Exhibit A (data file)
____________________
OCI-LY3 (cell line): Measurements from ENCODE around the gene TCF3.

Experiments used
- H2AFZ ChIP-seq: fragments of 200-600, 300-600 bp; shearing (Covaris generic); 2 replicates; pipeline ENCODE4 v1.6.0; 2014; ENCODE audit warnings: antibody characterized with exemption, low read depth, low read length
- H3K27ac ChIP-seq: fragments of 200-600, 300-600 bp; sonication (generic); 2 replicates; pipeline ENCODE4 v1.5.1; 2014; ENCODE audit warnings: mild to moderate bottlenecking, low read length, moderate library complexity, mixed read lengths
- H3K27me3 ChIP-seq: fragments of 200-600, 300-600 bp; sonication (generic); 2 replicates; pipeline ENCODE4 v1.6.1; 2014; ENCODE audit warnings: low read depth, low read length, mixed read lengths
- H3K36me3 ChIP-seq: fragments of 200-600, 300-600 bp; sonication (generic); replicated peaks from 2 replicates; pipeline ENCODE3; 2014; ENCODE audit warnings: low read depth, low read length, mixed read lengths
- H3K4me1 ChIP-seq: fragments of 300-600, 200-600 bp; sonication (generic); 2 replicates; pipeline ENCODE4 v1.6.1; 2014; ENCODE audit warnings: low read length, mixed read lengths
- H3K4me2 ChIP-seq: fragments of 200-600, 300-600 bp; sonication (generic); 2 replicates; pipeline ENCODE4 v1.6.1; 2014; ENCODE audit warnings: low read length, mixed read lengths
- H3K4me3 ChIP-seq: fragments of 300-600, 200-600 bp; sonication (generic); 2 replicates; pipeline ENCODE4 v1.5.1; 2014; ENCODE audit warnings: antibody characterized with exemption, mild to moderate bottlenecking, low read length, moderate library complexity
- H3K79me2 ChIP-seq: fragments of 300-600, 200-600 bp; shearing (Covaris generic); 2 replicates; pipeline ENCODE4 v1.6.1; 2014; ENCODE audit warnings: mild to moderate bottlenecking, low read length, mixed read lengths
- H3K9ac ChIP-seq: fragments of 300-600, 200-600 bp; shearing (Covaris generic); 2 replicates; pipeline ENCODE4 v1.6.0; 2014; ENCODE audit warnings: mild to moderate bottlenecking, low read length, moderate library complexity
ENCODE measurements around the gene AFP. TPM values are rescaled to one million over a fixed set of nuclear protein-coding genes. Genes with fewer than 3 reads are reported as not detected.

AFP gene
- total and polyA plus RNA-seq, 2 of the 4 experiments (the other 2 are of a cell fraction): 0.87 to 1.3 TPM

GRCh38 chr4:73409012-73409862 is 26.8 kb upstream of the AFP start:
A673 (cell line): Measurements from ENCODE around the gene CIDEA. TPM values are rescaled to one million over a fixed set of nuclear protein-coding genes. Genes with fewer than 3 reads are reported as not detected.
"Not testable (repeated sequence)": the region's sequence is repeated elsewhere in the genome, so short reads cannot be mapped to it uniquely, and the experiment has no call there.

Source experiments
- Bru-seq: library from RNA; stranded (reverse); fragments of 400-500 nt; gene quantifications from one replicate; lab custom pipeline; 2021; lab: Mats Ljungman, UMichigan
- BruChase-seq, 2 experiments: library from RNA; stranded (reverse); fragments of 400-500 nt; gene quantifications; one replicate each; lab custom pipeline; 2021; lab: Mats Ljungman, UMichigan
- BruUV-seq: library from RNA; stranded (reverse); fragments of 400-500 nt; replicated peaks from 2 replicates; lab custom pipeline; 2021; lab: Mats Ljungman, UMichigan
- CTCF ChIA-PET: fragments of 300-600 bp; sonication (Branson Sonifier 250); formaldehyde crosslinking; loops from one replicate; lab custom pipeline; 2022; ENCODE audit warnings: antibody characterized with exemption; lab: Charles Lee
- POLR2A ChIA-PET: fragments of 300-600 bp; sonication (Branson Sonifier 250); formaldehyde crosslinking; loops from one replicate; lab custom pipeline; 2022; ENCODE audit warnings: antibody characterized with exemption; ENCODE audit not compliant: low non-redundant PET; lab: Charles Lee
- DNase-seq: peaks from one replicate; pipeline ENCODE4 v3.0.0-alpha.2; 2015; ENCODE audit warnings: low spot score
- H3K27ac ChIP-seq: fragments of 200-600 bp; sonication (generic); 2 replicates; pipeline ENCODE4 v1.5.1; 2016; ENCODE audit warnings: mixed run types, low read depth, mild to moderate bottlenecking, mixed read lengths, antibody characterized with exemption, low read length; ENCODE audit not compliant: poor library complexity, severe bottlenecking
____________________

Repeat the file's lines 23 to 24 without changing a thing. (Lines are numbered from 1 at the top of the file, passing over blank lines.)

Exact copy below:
- POLR2A ChIA-PET: fragments of 300-600 bp; sonication (Branson Sonifier 250); formaldehyde crosslinking; loops from one replicate; lab custom pipeline; 2022; ENCODE audit warnings: antibody characterized with exemption; ENCODE audit not compliant: low non-redundant PET; lab: Charles Lee
- DNase-seq: peaks from one replicate; pipeline ENCODE4 v3.0.0-alpha.2; 2015; ENCODE audit warnings: low spot score